Preparing to Live the Institutional Mission: An Evaluation of a Pilot Program with Engaged Students

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John R. Temperato
Joseph R. Ferrari, Ph.D.

Abstract

The current study investigated how a select group of mission-engaged, upper division students (n = 7) compared to a random sample of junior- (n = 20) and senior- (n = 20) year students in their perception of an urban, Catholic, and religious-order-sponsored university’s identity. Across two years, we assessed mission identity and mission-driven activities of seven Vincentian Mission Fellows (VMF) enrolled in a pilot program for engaged junior-year students. The program blended service and community action in real-world settings beyond the university. The seven participants were surveyed at the start and end of each academic year, yielding four measurement waves. Results indicated that engagement in the VMF program refi ned student perceptions of the university mission in terms of its institutional identity as compared to stratifi ed random samples of peers at baseline (juniors) and upon completion (seniors). Such programs at Catholic colleges might facilitate lifelong commitment to creating a more socially just community through public service.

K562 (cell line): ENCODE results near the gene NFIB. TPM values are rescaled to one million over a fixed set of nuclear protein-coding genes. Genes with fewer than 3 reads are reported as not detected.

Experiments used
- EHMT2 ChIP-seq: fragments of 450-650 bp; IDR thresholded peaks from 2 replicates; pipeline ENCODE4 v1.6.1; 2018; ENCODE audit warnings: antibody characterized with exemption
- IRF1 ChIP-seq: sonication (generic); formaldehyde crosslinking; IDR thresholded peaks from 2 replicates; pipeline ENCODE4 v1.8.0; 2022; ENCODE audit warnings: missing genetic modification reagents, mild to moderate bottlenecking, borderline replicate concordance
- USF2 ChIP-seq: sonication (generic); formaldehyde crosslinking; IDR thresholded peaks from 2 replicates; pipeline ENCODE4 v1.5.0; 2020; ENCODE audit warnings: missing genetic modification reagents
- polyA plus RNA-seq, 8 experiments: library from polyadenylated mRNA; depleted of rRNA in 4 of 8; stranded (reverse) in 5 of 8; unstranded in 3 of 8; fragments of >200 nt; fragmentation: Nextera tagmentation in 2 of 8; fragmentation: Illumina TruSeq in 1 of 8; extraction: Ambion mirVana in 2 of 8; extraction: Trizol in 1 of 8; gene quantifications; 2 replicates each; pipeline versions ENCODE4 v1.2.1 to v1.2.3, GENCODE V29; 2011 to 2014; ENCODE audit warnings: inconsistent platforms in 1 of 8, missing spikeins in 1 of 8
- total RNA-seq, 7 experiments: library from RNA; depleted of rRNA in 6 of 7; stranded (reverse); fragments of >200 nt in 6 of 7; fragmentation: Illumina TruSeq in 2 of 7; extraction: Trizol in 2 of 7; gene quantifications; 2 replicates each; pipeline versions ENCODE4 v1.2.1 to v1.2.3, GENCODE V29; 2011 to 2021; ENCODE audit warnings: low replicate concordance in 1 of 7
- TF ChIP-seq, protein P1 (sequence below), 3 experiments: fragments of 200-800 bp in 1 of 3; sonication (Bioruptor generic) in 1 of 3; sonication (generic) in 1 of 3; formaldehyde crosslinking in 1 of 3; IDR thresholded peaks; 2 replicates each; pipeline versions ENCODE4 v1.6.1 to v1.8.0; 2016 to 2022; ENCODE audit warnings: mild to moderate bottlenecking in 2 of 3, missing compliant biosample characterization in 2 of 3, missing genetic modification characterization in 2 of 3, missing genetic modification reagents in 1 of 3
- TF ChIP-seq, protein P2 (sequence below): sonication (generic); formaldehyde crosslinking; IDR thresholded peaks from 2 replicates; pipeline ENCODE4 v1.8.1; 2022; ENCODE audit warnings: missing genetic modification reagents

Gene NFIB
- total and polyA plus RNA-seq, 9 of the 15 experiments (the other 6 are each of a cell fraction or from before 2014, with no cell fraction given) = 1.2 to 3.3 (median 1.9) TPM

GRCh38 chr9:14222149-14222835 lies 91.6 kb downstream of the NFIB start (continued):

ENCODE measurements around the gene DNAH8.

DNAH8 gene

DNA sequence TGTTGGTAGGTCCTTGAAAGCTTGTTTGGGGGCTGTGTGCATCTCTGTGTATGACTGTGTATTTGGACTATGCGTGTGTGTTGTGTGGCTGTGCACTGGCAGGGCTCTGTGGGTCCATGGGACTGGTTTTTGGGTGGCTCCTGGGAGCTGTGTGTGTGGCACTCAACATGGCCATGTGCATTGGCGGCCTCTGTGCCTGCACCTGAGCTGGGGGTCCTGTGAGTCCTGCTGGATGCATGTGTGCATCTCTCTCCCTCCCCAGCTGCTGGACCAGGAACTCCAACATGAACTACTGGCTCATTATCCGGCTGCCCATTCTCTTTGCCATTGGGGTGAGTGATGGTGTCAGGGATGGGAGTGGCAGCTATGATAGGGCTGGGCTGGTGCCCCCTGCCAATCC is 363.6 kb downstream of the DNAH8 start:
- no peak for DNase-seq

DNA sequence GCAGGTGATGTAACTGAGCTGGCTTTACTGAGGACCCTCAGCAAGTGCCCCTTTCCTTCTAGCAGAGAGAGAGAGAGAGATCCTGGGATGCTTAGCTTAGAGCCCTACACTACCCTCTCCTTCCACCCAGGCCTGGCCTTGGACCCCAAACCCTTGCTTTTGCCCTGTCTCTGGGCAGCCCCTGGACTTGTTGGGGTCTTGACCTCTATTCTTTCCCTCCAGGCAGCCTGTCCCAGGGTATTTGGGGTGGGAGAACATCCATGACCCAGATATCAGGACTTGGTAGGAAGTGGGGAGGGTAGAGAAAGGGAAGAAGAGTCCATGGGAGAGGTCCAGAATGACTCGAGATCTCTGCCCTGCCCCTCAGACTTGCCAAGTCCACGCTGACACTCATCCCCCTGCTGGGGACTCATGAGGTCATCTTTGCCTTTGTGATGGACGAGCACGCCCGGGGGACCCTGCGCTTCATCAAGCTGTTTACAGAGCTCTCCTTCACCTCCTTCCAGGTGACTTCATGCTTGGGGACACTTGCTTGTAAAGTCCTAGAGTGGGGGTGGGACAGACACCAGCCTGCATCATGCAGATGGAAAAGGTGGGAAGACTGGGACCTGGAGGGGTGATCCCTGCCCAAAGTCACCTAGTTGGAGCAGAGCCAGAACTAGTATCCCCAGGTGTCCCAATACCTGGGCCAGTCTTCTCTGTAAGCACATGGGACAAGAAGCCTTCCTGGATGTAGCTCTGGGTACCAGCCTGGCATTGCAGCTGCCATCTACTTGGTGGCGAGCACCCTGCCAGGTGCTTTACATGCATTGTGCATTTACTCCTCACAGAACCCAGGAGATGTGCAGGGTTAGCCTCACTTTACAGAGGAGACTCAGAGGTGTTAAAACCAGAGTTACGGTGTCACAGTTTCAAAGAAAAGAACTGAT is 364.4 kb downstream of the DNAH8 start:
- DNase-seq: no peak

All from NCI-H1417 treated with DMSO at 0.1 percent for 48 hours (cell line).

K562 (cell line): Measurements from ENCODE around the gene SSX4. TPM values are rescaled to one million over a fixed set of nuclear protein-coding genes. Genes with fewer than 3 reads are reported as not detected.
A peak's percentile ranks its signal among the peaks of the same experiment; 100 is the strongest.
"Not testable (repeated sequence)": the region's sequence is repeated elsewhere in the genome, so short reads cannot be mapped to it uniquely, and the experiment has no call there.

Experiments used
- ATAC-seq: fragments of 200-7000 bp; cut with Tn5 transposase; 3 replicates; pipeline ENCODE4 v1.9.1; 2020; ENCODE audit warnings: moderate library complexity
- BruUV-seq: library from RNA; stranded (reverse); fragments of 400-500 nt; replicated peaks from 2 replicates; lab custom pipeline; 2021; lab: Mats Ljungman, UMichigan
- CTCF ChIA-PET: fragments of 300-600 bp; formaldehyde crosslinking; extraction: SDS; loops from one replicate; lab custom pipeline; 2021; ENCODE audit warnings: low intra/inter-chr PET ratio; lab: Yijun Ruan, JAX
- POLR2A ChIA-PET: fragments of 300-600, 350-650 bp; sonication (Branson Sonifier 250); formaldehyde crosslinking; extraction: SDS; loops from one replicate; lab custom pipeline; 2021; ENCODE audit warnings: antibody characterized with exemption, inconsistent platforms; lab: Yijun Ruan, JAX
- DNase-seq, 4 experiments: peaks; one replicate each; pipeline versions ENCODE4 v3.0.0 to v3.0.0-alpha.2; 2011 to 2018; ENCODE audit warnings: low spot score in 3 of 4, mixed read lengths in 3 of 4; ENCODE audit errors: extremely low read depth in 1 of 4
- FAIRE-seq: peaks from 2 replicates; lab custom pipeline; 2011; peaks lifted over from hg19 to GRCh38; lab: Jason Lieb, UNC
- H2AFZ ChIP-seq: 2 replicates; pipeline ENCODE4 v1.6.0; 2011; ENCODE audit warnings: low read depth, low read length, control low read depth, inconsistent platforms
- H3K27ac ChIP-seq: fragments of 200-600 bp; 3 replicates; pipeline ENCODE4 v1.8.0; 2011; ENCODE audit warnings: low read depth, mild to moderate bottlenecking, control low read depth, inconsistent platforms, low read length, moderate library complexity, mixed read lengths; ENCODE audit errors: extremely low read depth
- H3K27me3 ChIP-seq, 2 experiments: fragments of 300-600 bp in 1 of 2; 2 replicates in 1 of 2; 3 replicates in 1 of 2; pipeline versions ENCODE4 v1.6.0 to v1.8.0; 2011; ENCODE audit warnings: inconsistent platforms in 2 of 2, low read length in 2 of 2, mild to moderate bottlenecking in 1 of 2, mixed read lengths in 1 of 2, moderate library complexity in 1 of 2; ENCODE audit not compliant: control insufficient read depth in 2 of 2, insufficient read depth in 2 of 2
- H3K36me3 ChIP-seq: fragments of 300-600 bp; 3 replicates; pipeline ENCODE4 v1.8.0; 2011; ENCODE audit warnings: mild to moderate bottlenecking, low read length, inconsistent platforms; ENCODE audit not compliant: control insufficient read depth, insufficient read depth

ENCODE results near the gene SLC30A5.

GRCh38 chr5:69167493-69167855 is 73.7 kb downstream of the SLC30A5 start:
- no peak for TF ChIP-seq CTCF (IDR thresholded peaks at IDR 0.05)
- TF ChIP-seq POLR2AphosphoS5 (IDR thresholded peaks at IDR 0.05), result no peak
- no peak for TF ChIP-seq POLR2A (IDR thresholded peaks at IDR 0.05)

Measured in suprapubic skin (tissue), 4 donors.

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Author Biographies

John R. Temperato, DePaul University

John Temperato was a Graduate Student Researcher in the Psychology Department at DePaul University, Chicago, IL and earned his M.S. degree in 2010.

Joseph R. Ferrari, Ph.D., DePaul University

Joseph Ferrari is Professor of Psychology and Vincent DePaul Distinguished Professor, DePaul University, Chicago, IL.